Thanks to the explosion and global popularity of reality TV in the late '90s and early 2000s, viewers have been blessed with so many series that it's often difficult to remember them all. While there are quite a few "unscripted series" that have made for iconic TV throughout the years —
Real World, Road Rules, Real Housewives, Vanderpump Rules, Survivor, The Bachelor and the omnipresent Keeping Up with The Kardashians — there are many reality shows from years past that'll make you say WTF. Although reality TV can provide a much-needed escape from the actual jarring reality of current times, some of these series are so far-fetched that it makes you question how they ever had an opportunity to see the light of day.
From outdoor births and plastic surgery beauty pageants to tricking women into dating and falling in love with a faux-version of Britain's Duke of Sussex, reality TV has figured out how to continuously cross the line when it comes to odd, awkward — and, at times, offensive — programming. With far too many to name, this list of series only scratches the surface of mind-blowing reality entertainment that fans have been privy to over the years.
This 2015 reality series aired on Lifetime and featured couples who had, for some reason, chosen to
give birth to their children in remote places sans the assistance of traditional medical professionals. Truly a "wild" experience.
Fox's 2003 series
Joe Millionaire literally tricked women into falling in love with a man who was lying to them and pretending to be rich. In the end, the bachelor in question, Evan Marriott, revealed his secret to the unsuspecting winner, and after she chose to be with him, they jointly won $1M. Bridalplasty lasted just one season on E! in 2010, and followed 12 engaged or already married women embroiled in a competition for both the wedding of their dreams and their dream plastic surgery procedure. The winner of each week's wedding-themed challenge won a procedure from her plastic surgery wishlist, and the winner of the overall competition received a dream wedding as well as her entire list of plastic surgery procedures.
As one of the first same-sex dating competition, Bravo's
Boy Meets Boy could've easily been a groundbreaking moment for television when it premiered in 2003. However, a cruel and offensive twist on the narrative would quickly stifle the show's progress. It turns out that neither the bachelor nor the gay contestants were aware that almost half of the contestants were only pretending to be gay, as reported by ABC News. And to make matters even worse, a straight man would be awarded with money if he was chosen as the winner.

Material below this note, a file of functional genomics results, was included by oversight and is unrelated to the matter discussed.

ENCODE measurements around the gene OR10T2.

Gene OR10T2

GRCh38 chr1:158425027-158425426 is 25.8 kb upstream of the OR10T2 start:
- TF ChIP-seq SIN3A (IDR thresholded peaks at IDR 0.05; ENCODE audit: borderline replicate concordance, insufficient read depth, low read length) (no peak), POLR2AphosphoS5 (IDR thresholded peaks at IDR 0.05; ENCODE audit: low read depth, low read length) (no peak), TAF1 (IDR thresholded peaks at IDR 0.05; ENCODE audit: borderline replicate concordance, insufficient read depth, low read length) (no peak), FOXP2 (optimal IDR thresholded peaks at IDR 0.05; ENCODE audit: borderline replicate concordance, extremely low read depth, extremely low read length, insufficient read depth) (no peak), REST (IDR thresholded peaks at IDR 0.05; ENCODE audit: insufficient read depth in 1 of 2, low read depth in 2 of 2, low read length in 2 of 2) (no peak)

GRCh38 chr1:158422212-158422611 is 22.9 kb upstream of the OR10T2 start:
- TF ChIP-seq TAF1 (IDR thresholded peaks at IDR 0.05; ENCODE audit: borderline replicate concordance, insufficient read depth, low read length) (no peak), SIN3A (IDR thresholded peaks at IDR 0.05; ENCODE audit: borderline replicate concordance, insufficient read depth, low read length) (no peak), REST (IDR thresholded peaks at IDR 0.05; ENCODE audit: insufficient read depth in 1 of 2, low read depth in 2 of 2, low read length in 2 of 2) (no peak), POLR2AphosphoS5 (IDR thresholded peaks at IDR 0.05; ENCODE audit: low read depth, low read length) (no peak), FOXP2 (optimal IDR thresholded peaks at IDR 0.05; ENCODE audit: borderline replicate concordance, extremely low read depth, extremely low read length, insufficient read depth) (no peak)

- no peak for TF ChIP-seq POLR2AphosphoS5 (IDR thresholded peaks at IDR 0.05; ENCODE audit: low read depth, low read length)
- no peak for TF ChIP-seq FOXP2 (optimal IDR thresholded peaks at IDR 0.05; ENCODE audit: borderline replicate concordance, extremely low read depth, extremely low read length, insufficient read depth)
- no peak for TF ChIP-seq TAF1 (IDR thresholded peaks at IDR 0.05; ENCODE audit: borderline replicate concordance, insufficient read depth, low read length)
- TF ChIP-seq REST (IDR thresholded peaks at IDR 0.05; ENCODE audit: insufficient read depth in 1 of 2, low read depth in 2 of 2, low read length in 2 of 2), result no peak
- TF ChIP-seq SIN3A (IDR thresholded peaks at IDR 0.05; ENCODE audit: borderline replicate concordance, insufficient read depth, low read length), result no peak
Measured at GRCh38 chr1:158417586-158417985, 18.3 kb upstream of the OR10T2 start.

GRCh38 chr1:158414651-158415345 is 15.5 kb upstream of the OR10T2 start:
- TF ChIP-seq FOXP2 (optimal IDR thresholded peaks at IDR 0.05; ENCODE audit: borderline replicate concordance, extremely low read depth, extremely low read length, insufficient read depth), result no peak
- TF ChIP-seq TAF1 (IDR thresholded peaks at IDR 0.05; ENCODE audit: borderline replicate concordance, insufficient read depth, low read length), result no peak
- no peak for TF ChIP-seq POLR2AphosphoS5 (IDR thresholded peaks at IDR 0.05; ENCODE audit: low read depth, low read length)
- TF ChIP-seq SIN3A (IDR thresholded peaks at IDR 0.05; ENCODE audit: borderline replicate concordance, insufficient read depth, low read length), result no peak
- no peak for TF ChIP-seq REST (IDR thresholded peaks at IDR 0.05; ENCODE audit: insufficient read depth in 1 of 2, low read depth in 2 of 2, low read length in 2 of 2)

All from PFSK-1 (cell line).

Named the "the worst reality TV show ever" by
TIME when it premiered on CBS in 2015, The Briefcase featured two families in the midst of financial issues who, in each episode, are are surprised with a briefcase filled with $101,000. After being shown the cash, they're told that they can either choose to keep the money or offer it to another family in desperate need. Each family is not aware of the other family's participation as they contemplate who needs the money most.
Before the days of
Married at First Sight and 90-Day Fiancé, Fox's Married by America made its attempt to force strangers to marry on reality TV in 2003. However, this one never made it past its first season.
premise of this CW show, which ran from 2005-2008, revolved around a group of "Beauties," women who had relied primarily on their looks, and a group of "Geeks," men who had relied heavily on intellect, who are paired up as couples in a competition for $250,000. Challenges included lessons in picking up women, makeovers, and, of course, more scholarly challenges for the ladies.
This 2004 reality series featured a woman who spent time with group of men as she tried to
figure out who was gay and who was straight. In the end, the woman had to choose a man that she thought was straight and the pair would split the prize. If the man chosen was gay, he would receive the entire cash reward.
'Vanilla Ice Goes Amish'
Vanilla Ice took a trip to the Amish country in Ohio and worked to learn their master craftsmanship methods, while renovating homes for Amish families in need. The premise, although thoughtful, made for some really odd TV moments when it aired on the DIY Network in 2013.